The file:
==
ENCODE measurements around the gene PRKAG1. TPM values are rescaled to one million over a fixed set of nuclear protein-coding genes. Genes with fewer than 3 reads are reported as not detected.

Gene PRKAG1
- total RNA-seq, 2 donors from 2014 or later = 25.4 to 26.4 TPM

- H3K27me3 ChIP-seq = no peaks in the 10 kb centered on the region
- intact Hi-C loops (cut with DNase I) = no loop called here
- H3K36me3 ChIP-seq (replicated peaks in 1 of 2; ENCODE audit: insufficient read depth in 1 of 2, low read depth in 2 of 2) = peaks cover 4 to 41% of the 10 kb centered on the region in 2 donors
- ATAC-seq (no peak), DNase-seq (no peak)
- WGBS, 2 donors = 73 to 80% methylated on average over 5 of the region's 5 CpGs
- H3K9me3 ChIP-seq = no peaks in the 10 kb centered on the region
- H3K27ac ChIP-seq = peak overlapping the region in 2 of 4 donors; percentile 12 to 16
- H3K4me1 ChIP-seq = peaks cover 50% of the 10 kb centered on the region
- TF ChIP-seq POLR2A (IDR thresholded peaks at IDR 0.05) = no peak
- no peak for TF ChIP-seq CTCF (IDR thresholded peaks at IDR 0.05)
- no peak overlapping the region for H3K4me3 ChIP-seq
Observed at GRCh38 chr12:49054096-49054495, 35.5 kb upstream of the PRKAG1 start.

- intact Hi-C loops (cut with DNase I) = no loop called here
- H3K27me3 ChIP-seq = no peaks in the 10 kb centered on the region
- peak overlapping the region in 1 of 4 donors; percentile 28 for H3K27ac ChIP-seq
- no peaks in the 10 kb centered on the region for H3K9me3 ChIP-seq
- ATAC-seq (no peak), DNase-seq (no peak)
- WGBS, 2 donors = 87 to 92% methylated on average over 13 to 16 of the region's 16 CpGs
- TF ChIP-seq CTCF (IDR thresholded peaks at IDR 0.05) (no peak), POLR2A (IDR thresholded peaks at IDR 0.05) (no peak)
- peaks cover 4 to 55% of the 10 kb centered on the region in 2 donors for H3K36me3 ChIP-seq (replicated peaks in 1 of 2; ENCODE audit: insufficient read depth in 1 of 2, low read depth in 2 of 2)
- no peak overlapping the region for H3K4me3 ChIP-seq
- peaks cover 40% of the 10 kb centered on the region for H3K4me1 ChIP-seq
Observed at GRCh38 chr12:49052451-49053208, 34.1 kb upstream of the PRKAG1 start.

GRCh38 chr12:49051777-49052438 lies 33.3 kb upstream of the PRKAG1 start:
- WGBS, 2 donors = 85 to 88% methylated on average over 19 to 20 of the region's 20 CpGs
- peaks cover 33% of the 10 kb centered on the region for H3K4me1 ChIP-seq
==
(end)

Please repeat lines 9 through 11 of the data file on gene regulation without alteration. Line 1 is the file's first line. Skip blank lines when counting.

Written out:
- H3K9me3 ChIP-seq = no peaks in the 10 kb centered on the region
- H3K27ac ChIP-seq = peak overlapping the region in 2 of 4 donors; percentile 12 to 16
- H3K4me1 ChIP-seq = peaks cover 50% of the 10 kb centered on the region